Re: [isabelle] Code generation for predicates with variable number of premises



The predicate compiller cannot invert arbitrary functions or expressions, that would be magic. You need to be explicit about how ys is computed from xs. Your current specification is not even a function, for any xs, my suitable ys exist because zip will truncate longer ys's. You have to phrase your precondition in terms of relations that have the right mode (or via functions that compute the ys's, but that will not be possible because that involves S again. However, there is the predefined predicate

listrel1p :: "('a â 'a â bool) â 'a list â 'a list â bool"

for exactly this purpose in List.thy. You could now write

listrel1p (Î(x,y). S (DSingle x) (DSingle y)) xs ys

That should be executable. In the end, you should formulate the precondition in the most abstract style (eg via quantifiers) and prove the listrel1p version as a consequence for code generation.

Tobias

On 29/11/2016 11:36, Mark Wassell wrote:
Hello Andreas and Isabelle list,

Thank you for your help with my last question. I have a follow up question:

I would like to be able to generate code for inductive predicates that have
clauses with variable number of premises that mention the inductive
predicate being defined.

A simple case:

datatype D =
   DSingle nat | DMany "nat list"

inductive S :: "D â D â bool" where
  "S (DSingle x) (DSingle x)" |
  "List.list_all (Î(x,y). S (DSingle x) (DSingle y)) (zip xs ys) â S (DMany
xs) (DMany ys)"

For this I would like to generate a function S_i_o. Intuitively this should
be possible.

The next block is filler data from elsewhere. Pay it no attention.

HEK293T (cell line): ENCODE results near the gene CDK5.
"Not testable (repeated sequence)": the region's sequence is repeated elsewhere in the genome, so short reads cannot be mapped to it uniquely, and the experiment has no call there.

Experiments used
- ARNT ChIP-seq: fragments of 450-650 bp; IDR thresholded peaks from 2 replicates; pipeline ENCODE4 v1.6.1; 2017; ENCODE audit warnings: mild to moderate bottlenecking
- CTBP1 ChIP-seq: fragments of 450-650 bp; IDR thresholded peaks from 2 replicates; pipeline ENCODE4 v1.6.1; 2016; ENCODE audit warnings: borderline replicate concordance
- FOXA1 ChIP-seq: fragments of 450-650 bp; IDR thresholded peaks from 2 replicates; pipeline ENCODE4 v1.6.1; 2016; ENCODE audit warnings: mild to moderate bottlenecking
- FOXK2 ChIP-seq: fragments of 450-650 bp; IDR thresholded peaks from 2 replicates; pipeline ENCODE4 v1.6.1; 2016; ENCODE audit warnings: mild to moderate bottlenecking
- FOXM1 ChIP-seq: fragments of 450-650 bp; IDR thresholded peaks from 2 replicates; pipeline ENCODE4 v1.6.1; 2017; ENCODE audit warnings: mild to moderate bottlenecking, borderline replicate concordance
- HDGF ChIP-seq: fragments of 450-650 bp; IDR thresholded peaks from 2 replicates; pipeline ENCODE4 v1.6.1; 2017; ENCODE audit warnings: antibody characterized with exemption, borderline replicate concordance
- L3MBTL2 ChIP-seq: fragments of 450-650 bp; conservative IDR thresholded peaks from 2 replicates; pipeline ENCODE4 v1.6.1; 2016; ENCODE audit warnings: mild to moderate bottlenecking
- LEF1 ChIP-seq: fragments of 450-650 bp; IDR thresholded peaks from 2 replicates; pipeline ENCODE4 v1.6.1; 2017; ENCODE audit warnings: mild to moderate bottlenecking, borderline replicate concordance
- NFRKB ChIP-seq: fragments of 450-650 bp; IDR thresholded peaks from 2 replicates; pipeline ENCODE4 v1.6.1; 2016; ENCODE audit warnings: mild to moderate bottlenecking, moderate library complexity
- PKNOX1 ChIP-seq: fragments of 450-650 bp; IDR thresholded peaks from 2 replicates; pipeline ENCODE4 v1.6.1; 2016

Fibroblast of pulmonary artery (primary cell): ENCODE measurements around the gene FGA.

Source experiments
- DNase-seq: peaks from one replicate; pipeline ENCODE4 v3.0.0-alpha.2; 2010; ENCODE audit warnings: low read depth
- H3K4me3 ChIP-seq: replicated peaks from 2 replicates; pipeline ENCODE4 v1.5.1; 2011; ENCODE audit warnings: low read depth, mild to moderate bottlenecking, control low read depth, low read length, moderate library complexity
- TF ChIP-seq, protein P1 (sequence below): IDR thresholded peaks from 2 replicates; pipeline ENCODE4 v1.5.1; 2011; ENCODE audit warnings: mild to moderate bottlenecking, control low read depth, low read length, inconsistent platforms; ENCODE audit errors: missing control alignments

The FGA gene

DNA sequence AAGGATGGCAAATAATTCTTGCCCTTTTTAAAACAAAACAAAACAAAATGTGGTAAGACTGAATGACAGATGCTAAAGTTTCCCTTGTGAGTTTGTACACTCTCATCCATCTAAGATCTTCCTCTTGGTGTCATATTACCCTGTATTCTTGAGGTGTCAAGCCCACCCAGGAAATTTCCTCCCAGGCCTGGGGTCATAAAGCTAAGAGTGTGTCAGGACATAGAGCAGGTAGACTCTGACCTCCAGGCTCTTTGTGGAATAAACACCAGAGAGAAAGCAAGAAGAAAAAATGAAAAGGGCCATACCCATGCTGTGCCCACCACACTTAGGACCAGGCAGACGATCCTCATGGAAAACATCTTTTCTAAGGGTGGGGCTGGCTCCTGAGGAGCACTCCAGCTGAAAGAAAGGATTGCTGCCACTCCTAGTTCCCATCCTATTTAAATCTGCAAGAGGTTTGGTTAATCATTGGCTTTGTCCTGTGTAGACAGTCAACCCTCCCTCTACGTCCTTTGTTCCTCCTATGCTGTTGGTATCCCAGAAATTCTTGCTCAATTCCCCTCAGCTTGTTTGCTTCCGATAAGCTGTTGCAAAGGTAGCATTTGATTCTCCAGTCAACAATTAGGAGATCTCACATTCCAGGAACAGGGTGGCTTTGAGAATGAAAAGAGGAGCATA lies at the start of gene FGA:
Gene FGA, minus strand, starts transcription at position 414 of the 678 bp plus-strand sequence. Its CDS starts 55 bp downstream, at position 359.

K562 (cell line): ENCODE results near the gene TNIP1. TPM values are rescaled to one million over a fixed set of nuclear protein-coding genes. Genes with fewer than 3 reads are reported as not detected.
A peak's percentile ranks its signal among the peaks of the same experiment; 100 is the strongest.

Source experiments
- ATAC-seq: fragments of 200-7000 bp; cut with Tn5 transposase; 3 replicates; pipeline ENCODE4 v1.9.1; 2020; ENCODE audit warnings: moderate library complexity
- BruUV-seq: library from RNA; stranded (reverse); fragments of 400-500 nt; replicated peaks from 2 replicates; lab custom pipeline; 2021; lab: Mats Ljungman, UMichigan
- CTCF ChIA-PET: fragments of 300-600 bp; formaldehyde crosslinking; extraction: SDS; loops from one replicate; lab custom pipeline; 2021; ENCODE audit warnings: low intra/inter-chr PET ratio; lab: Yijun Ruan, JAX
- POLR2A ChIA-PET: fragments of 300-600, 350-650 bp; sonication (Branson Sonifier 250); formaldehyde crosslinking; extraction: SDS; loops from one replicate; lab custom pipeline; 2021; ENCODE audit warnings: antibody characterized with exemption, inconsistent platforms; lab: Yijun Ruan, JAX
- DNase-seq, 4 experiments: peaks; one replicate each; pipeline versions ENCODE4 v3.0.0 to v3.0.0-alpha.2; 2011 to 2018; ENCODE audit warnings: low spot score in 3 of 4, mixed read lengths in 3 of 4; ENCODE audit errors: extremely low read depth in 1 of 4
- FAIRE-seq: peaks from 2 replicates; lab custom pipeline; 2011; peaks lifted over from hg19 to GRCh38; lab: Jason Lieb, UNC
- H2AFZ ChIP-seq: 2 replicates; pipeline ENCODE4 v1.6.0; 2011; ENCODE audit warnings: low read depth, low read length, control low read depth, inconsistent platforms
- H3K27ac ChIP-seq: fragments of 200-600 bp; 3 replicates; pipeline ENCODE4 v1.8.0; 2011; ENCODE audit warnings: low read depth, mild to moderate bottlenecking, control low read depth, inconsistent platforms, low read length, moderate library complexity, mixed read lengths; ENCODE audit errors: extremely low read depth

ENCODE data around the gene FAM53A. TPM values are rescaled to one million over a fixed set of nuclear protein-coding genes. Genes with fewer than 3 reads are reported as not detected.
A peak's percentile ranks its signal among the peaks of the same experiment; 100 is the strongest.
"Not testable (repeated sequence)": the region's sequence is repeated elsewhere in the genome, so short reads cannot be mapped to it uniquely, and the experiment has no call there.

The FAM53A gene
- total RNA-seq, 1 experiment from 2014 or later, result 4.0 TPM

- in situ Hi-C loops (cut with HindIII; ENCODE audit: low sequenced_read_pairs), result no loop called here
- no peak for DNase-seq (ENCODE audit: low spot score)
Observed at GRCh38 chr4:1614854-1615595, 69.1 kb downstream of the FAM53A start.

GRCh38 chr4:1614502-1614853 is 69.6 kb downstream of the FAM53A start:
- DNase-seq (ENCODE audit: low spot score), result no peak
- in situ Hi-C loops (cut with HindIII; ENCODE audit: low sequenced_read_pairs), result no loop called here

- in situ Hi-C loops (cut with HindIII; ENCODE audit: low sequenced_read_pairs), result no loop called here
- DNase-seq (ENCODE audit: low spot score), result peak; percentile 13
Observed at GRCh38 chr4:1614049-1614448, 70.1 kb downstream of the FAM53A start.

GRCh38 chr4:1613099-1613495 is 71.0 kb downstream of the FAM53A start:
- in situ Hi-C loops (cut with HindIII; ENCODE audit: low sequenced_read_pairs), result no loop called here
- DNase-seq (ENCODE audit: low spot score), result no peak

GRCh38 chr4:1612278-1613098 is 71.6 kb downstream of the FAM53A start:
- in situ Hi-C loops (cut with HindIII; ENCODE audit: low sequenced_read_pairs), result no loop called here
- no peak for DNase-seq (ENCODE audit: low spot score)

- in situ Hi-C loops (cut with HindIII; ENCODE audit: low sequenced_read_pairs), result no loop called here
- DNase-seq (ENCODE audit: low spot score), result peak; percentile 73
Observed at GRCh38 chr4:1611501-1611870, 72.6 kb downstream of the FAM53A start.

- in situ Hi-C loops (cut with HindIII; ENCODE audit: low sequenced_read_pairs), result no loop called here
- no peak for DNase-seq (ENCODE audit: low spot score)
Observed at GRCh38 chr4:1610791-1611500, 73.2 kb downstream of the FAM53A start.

However the mode inference for S is only passing i->i->bool as a valid
mode. My rough understanding of how mode inference works (for example from
"Turning inductive into equational specifications") indicates i->o->bool is
consistent. However I can see that the appearance of 'zip xs ys' is mixing
known data (the xs) with unknown data (ys). Also its possible that
List.list_all is being considered as a side condition where, I believe, all
variables need to be known.

So my question is this: Why doesn't it infer i->o->bool where according to
the mode inference rules it should?

One solution is to by-pass this completely and define the predicate as:

inductive S' :: "D â D â bool" where
  "S' (DSingle x) (DSingle x)" |
  "S' (DMany []) (DMany [])" |
  "S' (DMany xs) (DMany ys) ==> S' (DSingle x) (DSingle y) ==>  S' (DMany
(x#xs)) (DMany (y#ys))"

However I would like to see if it can be made to work without doing this.

I have also tried to define a version of list_all as an inductive predicate
and also a list_all_pair, as in

inductive T :: "D â D â bool" where
  "T (DSingle x) (DSingle x)" |
  "list_all_pair (Îx y. T (DSingle x) (DSingle y)) xs ys â T (DMany xs)
(DMany ys)"

but without too much success. I could have missed something though.

Cheers

Mark


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